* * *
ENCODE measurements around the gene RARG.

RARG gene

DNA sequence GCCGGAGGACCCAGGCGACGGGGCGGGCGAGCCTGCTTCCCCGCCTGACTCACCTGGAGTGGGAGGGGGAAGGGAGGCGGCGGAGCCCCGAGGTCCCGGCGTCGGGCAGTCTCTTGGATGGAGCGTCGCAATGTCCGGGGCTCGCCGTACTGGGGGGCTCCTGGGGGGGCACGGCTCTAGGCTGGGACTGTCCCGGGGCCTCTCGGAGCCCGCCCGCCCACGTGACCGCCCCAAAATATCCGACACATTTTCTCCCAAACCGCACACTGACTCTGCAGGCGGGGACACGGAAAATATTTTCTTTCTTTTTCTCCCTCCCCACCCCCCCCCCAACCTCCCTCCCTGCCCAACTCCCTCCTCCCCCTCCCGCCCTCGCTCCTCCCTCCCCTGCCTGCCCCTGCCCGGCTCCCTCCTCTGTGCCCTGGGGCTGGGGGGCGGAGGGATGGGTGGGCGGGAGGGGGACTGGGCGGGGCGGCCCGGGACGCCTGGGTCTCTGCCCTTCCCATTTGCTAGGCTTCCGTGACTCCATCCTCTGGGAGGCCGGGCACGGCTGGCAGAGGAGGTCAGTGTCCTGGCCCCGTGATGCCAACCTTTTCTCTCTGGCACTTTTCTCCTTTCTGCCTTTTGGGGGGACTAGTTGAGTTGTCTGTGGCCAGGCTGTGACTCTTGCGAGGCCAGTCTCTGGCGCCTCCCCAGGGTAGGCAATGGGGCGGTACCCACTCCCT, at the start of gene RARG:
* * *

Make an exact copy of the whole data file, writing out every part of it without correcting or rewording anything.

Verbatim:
ENCODE measurements around the gene RARG.

RARG gene

DNA sequence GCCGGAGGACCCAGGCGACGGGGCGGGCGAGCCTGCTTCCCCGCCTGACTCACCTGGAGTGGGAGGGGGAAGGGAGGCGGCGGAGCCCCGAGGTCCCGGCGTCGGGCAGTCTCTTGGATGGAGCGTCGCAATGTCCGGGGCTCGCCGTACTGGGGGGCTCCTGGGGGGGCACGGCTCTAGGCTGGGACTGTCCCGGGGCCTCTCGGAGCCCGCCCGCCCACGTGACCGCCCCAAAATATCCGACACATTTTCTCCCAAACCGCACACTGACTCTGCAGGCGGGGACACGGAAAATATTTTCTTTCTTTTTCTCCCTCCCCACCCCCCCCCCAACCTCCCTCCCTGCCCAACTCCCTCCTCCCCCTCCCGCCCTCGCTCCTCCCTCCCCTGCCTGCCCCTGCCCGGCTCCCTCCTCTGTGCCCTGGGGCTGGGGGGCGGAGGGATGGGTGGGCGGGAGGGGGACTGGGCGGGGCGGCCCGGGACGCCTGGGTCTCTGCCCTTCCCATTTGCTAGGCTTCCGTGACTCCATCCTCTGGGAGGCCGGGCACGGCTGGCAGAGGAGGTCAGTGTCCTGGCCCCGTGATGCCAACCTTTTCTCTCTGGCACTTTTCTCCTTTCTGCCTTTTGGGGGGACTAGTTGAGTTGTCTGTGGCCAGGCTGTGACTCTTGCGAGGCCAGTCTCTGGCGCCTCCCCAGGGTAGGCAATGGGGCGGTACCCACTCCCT, at the start of gene RARG: